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Late nights and acrobatic sex

For a few nerve-wracking days, it seemed that the good times might just have come to an end. But if things had bounced differently, what would she have done?

Anne Sexton, 31 Jul 2007

My period arrived – thank God! For a while back there I was worried. Granted, I was probably over-reacting and I’m blaming my friend Ciara for that. I was feeling nauseous two mornings in a row and I told her. Jokingly – it’s not funny, missy – she asked if I was knocked up. I laughed, but a little voice inside my head wondered if she was right. Aaaargh!

As soon as she’d asked, I began to notice the signs. Tender breasts? Yep. Food cravings? Oh dear, I’d bought sushi three times the previous week – couldn’t get enough of it. Were these merely coincidences or was something more sinister afoot?

I like children – preferably grilled! No, I’m just kidding. I might like to have a baby one day – that is, at some indefinable point in the future, but not right now. No sireee. Somebody told me that when I hit 30 my biological clock would kick in, that I’d start to get broody and sigh over the mere thought of crochet booties. Biology is destiny apparently. Fair enough, but it ain’t happened yet and until it does I’m happy to content myself with late nights out and lots of acrobatic sex. More than happy, in fact!

No doubt it was the acrobatic sex that was – or that would have been – to blame for me being ‘with child’. Damn! Although I know very well that pregnancy is a direct result of sex – at least well enough to manage to take the pill every night – I’d kind of forgotten that there was a possibility that it could happen to me. Thomas and I are very careful, we use condoms as well as my contraception, and therein lay another problem. If in fact it had come to pass, would he think I’d been messing around?

I decided not to say anything to him – no point in scaring the boy unless there’s good reason to. I considered a home pregnancy test, but since a friend of mine got a false positive a few years back, I don’t really trust them. Although she was mostly relieved, she was also disappointed when the news was reversed – and I was worried enough as it was that there was no way I wanted to jump onto that particular emotional rollercoaster.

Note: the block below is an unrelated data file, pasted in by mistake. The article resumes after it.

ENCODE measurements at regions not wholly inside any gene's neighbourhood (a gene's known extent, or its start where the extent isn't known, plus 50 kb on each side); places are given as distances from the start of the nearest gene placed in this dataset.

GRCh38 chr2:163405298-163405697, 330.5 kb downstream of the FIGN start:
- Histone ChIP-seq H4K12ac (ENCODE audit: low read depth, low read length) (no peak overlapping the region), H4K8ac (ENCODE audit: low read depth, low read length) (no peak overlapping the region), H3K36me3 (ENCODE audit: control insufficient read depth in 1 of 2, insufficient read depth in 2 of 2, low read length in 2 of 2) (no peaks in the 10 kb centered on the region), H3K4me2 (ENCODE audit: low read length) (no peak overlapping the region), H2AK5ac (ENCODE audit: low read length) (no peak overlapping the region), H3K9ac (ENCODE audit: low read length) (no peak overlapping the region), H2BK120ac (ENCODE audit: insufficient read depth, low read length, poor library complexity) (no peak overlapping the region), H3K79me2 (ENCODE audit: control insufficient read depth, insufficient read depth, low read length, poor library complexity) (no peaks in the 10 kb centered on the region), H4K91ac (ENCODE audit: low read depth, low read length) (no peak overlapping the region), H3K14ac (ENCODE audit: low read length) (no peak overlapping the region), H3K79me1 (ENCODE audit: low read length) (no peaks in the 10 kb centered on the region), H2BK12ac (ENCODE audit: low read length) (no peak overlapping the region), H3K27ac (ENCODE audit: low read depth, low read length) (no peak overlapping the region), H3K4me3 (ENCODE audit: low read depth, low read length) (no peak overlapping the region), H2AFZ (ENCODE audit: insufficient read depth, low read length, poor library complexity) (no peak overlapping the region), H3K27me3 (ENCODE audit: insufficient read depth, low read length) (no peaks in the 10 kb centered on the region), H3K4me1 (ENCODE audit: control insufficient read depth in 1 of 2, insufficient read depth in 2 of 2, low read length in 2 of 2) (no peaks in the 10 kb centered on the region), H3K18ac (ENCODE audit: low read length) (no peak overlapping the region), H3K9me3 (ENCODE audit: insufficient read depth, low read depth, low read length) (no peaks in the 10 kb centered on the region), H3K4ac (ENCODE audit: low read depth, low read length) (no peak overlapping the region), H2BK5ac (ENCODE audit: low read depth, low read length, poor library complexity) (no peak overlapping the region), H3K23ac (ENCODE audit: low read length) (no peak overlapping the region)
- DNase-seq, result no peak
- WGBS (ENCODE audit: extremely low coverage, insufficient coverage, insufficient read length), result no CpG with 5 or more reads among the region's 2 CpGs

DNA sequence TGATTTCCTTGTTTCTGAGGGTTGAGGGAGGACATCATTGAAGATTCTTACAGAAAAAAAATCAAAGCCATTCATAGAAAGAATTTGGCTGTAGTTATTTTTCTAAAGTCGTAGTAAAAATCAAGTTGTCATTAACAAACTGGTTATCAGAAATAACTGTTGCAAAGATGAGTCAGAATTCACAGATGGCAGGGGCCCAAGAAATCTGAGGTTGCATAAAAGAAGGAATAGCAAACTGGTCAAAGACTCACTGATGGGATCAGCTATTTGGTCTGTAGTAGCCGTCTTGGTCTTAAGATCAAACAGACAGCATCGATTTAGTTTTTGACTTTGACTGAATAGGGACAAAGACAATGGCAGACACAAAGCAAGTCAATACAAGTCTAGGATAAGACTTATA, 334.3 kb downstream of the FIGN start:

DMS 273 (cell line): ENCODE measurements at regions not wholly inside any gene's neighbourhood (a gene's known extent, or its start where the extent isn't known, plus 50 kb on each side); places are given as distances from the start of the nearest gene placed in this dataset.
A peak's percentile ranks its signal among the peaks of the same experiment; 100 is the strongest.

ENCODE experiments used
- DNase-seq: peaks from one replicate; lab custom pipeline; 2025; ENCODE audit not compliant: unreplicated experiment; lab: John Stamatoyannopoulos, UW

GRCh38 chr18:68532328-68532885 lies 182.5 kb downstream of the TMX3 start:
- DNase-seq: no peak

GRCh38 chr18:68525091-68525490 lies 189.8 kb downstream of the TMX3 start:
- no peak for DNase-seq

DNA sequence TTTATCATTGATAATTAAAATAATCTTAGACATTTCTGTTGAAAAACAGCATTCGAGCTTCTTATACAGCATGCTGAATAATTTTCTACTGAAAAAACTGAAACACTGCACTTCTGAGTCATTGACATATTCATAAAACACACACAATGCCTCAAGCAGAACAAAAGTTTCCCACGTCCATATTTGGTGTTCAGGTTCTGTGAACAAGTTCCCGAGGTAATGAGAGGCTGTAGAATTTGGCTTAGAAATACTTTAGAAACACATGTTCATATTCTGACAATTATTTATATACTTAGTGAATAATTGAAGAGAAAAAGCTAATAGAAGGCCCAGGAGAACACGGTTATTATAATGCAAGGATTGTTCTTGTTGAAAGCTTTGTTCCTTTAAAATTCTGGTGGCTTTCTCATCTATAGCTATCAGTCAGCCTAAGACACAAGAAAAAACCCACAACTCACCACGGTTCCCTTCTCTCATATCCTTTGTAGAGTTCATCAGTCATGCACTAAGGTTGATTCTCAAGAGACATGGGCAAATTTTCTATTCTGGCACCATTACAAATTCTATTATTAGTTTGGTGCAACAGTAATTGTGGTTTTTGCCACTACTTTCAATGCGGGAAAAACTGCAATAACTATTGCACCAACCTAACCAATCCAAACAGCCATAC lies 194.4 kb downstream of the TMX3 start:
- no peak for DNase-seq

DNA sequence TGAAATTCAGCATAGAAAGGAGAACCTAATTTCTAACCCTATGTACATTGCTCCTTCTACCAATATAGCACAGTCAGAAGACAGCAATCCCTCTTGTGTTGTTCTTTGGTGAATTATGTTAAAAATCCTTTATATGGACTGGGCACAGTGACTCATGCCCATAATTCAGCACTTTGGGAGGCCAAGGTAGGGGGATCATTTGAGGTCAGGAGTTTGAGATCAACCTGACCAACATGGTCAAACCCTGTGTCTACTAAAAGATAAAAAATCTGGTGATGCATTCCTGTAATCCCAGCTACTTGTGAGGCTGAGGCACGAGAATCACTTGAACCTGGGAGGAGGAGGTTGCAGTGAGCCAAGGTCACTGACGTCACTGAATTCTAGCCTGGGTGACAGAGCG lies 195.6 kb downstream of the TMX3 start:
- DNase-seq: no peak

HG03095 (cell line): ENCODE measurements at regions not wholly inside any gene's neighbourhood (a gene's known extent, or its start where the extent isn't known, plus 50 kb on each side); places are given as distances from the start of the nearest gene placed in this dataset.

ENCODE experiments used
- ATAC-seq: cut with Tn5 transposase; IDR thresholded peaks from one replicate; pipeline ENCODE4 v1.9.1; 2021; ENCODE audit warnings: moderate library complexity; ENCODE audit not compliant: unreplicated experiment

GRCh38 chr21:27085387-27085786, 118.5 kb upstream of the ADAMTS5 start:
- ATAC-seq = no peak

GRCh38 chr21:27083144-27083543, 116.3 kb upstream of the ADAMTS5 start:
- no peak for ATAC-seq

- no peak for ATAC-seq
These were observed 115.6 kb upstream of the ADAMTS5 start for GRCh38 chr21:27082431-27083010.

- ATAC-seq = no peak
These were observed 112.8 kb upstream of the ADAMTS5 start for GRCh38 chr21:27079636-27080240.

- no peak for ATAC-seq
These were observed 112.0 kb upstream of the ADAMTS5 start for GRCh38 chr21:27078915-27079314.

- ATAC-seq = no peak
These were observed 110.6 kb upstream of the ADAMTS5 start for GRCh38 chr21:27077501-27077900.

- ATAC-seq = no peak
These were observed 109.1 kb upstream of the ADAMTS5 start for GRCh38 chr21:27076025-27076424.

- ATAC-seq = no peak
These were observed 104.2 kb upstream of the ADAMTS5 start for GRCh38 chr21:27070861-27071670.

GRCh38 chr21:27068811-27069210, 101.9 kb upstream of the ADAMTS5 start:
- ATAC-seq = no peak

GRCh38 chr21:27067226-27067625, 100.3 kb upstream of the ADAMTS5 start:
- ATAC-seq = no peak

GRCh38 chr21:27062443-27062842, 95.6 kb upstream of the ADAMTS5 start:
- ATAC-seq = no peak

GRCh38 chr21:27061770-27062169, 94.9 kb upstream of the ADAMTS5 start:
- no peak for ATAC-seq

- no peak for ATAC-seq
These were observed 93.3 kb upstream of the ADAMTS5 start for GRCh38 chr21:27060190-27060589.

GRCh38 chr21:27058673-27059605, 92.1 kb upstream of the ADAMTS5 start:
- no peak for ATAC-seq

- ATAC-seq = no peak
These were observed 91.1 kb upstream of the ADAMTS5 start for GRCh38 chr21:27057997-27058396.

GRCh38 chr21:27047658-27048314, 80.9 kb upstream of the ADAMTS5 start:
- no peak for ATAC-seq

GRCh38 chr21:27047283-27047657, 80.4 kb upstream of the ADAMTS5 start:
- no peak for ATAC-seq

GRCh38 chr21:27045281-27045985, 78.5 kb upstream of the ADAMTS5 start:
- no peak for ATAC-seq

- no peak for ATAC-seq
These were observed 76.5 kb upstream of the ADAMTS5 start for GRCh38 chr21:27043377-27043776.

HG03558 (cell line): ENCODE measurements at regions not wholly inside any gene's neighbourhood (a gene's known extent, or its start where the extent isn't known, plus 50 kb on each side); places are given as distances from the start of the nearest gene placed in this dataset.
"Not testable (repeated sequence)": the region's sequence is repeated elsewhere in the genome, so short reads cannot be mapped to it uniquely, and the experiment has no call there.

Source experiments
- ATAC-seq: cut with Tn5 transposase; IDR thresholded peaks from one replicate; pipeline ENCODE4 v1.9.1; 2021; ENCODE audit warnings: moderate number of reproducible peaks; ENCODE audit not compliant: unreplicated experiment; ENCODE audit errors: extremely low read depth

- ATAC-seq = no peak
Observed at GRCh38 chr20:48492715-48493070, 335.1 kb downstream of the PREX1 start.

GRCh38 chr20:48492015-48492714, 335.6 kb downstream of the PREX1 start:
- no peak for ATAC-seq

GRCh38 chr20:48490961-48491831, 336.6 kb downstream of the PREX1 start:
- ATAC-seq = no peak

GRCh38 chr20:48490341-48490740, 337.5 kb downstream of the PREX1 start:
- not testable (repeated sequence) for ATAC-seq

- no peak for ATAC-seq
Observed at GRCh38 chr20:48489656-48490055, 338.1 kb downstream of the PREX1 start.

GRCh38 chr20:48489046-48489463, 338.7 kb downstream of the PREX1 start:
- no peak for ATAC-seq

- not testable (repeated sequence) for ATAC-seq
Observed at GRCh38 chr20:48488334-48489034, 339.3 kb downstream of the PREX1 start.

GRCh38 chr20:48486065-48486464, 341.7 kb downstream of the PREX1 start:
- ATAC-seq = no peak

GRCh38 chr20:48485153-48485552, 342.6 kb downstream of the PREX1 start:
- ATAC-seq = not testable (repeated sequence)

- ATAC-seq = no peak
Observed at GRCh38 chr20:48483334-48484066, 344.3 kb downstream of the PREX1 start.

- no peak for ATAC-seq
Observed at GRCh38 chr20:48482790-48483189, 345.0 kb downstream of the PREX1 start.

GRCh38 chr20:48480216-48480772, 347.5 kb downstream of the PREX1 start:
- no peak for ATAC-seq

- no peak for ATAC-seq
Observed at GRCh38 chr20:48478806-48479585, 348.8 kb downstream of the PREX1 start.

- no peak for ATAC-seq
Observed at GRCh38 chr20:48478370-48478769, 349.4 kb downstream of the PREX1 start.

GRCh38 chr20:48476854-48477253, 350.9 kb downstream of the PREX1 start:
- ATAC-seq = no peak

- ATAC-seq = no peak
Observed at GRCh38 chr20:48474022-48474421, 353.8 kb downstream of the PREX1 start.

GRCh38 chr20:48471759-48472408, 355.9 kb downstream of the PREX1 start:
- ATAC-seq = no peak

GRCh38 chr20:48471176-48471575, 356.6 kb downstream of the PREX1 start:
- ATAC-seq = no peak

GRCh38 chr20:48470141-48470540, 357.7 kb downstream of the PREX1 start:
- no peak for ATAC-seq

The major question was – if I was pregnant, what the hell was I going to do about it? My older sister has four kids and I used to joke with her that if I ever got pregnant I was going to leave the resulting progeny with her as she probably wouldn’t even notice an extra child about the house – but I don’t suppose that’s really an option. In fact, for me there were two potential scenarios – keep the baby or have an abortion.

It got me thinking. Thousands of Irish women have unplanned pregnancies every year. Of these, naturally some are thrilled, even if they had no intention of getting pregnant at that time; for others the news is a potentially life-changing crisis.

According to the Irish Contraception and Crisis Pregnancy Study, a nationally representative study of 3,317 men and women, 54% of the participants had experienced a pregnancy or been with a partner who had been pregnant. Of these, 28% of women and 23% of men had been involved in a crisis pregnancy.

Single mothers have got a lot a bad press in this country. Despite the outrage caused by Kevin Myers infamous ‘bastards’ column in the Irish Times two years ago, a lot of people seemed to be in sneaking agreement with his views. The truth, of course, is that it isn’t easy raising a child alone even with State benefits, whether you’re working or a stay-at-home mother, and I say fair play to those that do. I’m not sure I could manage.

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